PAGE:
The new Collect Pond Park is expected to open by mid-2012.

10/14/11





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20 Responses to COLLECT POND

  1. stever says:

    Another waste of our tax money; it became a sewer in the 19th century and it will become a sewer again, as the homeless use it for a toilet.

  2. Upstate Ellen says:

    I think the restoration is a terrific idea, harkening back to the city’s natural history. I never realized “Collect” was a transliteration of the Dutch – I thought it referred to the water ‘collecting’ there! I always learn something new from Forgotten NY.

    • Paul David Rivadue says:

      I, too, always thought Collect had been an English verb, not a Dutch noun. New Amsterdam’s 17th century heritage continues to manifest itself right into New York’s 21st century.

  3. chris says:

    BUM RIGHTS!!! BUM RIGHTS!!!

  4. Westegg says:

    I think it’s a good idea, evoking the original pond.

  5. Niesje says:

    More residents need to be aware of the hidden historic treasures in our great City so they are not carelessly abandoned to people without a clue. The reconstruction of the Collect Pond is a step in the right direction.

  6. Tal Barzilai says:

    Looking at that watercolor really does show how much that area has changed since then, especially because it looks like nothing like that now.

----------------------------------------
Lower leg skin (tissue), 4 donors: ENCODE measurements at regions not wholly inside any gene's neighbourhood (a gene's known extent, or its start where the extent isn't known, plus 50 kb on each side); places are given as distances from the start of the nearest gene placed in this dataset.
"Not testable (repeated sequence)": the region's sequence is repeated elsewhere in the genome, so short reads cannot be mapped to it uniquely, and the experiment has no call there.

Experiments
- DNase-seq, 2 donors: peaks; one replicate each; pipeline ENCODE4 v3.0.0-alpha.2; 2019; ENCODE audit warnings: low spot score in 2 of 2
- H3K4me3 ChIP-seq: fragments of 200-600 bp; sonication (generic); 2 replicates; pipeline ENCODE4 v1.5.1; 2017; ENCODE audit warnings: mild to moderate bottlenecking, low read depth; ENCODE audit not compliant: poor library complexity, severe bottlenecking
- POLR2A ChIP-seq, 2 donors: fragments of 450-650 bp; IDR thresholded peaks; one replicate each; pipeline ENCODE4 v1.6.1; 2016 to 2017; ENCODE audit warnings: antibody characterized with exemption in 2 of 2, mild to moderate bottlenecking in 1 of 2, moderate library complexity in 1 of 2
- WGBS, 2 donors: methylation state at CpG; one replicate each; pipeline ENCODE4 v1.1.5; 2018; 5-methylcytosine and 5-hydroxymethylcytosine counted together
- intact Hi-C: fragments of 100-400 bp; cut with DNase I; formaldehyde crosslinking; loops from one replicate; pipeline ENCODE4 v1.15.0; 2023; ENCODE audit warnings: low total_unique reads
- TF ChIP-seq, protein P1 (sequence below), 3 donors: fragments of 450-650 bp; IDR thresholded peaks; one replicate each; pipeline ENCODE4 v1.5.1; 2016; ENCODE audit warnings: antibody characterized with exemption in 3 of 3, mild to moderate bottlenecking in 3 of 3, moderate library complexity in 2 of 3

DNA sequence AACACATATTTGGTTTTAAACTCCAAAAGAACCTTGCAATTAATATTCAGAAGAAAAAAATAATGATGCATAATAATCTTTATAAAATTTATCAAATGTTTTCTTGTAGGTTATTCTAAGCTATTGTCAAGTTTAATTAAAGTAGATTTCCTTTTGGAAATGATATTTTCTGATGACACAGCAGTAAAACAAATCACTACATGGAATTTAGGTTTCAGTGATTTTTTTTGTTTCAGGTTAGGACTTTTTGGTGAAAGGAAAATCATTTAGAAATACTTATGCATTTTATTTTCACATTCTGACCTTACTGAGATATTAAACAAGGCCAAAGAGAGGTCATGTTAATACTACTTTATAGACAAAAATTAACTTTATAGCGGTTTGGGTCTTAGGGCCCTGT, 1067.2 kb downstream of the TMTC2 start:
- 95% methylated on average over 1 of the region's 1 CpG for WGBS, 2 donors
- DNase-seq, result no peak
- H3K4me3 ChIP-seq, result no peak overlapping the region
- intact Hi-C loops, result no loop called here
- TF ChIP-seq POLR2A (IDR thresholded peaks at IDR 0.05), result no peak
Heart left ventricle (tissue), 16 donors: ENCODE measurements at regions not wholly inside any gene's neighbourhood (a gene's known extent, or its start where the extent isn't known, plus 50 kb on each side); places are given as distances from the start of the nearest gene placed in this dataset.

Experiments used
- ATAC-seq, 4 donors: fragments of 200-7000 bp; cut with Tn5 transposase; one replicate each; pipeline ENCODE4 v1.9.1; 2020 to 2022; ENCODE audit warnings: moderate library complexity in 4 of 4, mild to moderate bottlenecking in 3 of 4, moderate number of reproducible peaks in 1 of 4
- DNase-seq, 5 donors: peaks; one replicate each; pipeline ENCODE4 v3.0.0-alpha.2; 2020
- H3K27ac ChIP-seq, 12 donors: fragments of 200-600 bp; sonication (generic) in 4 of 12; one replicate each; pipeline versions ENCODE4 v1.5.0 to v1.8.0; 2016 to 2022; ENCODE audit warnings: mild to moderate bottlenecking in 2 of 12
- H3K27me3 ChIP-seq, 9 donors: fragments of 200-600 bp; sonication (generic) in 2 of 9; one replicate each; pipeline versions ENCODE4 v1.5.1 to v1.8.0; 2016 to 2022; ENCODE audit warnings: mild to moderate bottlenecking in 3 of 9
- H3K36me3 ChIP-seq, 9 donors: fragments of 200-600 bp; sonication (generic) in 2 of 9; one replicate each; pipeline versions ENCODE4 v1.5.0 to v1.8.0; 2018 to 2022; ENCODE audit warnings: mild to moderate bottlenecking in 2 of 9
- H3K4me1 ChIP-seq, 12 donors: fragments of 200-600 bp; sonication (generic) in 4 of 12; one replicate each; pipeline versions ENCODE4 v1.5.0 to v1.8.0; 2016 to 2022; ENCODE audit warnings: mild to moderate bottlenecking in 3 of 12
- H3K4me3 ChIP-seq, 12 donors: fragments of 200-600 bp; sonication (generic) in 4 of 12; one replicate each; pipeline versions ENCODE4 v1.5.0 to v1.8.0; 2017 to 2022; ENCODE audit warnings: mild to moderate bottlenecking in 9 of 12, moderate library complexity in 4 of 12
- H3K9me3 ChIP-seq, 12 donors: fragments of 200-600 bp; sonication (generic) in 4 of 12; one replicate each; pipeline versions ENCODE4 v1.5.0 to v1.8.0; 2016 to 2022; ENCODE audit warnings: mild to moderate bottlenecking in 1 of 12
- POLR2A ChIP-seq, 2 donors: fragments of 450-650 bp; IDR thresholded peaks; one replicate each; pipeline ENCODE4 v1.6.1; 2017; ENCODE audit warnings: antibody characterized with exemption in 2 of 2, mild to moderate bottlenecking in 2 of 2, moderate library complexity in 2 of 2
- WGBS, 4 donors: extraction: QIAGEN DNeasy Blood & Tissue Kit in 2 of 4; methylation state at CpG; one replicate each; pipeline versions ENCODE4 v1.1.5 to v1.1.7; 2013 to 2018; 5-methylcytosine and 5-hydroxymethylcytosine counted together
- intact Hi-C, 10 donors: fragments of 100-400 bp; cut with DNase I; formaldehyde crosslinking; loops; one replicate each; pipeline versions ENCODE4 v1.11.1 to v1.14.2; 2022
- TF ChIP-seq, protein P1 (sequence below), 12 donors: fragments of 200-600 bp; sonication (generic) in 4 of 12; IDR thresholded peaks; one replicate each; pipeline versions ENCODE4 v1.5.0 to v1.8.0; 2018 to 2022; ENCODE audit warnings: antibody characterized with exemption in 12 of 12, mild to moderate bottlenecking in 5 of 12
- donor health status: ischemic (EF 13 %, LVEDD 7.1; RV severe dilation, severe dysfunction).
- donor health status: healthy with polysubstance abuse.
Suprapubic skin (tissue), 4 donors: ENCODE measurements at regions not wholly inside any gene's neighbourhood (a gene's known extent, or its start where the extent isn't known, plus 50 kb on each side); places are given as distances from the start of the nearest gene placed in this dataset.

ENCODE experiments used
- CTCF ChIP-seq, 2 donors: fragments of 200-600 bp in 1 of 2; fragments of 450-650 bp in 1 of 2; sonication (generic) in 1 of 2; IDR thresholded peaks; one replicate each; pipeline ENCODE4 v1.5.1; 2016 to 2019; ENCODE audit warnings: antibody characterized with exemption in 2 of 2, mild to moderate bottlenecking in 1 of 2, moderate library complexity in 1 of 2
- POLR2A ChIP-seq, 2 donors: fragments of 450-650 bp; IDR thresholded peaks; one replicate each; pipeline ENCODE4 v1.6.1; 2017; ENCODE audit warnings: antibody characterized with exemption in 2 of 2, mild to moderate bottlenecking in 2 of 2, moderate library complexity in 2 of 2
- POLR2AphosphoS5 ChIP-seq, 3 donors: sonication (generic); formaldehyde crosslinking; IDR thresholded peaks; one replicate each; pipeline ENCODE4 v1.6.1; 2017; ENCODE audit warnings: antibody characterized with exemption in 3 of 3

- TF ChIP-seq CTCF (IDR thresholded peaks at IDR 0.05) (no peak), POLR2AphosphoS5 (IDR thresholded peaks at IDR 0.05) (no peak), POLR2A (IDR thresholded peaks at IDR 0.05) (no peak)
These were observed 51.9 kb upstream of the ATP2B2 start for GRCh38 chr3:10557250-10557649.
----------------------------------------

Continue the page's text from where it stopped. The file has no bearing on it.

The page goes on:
7. downtown says:

    I live across the street from this park. Between the courthouses, the detention center (a block over on Centre), the homeless shelter and what until now was mostly a barren parking lot, this stretch of Lafayette street and the surrounding blocks make for a pretty grim neighborhood.

  8. J. Cashman says:

    We talk about “the land of Opportunity” and all that but, we complain about history. This website should appluad the fact that NYC is looking back and not just over it’s shoulder. Many Irish came from the emerald isle during the potato famine. Many Jews sought a better home, the Italians made their home here and so did the Asians. This is history. If you would be so kind as to see what made this city so wonderful… The struggle of the people of Five Points and yes the first freed slaves made their home in Cow Bay… Don’t worry about your damn tax dollars when there are thousands of souls that braved the hardships of anti-bellum NYC to pave the way for what we have now.